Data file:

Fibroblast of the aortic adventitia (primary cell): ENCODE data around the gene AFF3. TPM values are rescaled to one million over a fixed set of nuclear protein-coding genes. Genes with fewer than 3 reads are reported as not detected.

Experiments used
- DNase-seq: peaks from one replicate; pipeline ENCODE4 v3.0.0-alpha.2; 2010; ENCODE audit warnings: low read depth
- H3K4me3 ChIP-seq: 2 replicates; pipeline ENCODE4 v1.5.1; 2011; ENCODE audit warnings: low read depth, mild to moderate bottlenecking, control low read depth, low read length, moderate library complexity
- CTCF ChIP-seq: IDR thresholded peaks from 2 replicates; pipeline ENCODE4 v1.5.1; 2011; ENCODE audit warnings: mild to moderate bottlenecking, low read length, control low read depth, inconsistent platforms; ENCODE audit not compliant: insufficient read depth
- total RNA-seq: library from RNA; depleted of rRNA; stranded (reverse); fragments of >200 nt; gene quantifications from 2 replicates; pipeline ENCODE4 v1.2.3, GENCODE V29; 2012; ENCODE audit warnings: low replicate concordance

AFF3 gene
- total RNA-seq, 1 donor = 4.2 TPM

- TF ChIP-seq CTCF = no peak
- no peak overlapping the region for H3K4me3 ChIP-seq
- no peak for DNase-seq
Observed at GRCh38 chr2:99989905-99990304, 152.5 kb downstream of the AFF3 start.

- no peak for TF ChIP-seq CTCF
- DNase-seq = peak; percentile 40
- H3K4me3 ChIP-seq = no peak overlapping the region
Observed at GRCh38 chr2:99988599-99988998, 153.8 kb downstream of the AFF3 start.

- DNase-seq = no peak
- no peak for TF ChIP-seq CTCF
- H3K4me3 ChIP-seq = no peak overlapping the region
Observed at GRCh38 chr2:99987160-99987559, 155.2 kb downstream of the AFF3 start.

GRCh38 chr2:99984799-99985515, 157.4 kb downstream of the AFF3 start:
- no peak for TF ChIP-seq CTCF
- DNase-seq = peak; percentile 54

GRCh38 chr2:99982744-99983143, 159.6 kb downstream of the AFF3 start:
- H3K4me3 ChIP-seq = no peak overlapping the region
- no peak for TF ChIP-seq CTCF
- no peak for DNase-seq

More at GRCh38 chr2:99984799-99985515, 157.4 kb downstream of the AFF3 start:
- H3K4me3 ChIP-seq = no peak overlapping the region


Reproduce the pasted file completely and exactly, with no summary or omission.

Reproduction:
Fibroblast of the aortic adventitia (primary cell): ENCODE data around the gene AFF3. TPM values are rescaled to one million over a fixed set of nuclear protein-coding genes. Genes with fewer than 3 reads are reported as not detected.

Experiments used
- DNase-seq: peaks from one replicate; pipeline ENCODE4 v3.0.0-alpha.2; 2010; ENCODE audit warnings: low read depth
- H3K4me3 ChIP-seq: 2 replicates; pipeline ENCODE4 v1.5.1; 2011; ENCODE audit warnings: low read depth, mild to moderate bottlenecking, control low read depth, low read length, moderate library complexity
- CTCF ChIP-seq: IDR thresholded peaks from 2 replicates; pipeline ENCODE4 v1.5.1; 2011; ENCODE audit warnings: mild to moderate bottlenecking, low read length, control low read depth, inconsistent platforms; ENCODE audit not compliant: insufficient read depth
- total RNA-seq: library from RNA; depleted of rRNA; stranded (reverse); fragments of >200 nt; gene quantifications from 2 replicates; pipeline ENCODE4 v1.2.3, GENCODE V29; 2012; ENCODE audit warnings: low replicate concordance

AFF3 gene
- total RNA-seq, 1 donor = 4.2 TPM

- TF ChIP-seq CTCF = no peak
- no peak overlapping the region for H3K4me3 ChIP-seq
- no peak for DNase-seq
Observed at GRCh38 chr2:99989905-99990304, 152.5 kb downstream of the AFF3 start.

- no peak for TF ChIP-seq CTCF
- DNase-seq = peak; percentile 40
- H3K4me3 ChIP-seq = no peak overlapping the region
Observed at GRCh38 chr2:99988599-99988998, 153.8 kb downstream of the AFF3 start.

- DNase-seq = no peak
- no peak for TF ChIP-seq CTCF
- H3K4me3 ChIP-seq = no peak overlapping the region
Observed at GRCh38 chr2:99987160-99987559, 155.2 kb downstream of the AFF3 start.

GRCh38 chr2:99984799-99985515, 157.4 kb downstream of the AFF3 start:
- no peak for TF ChIP-seq CTCF
- DNase-seq = peak; percentile 54

GRCh38 chr2:99982744-99983143, 159.6 kb downstream of the AFF3 start:
- H3K4me3 ChIP-seq = no peak overlapping the region
- no peak for TF ChIP-seq CTCF
- no peak for DNase-seq

More at GRCh38 chr2:99984799-99985515, 157.4 kb downstream of the AFF3 start:
- H3K4me3 ChIP-seq = no peak overlapping the region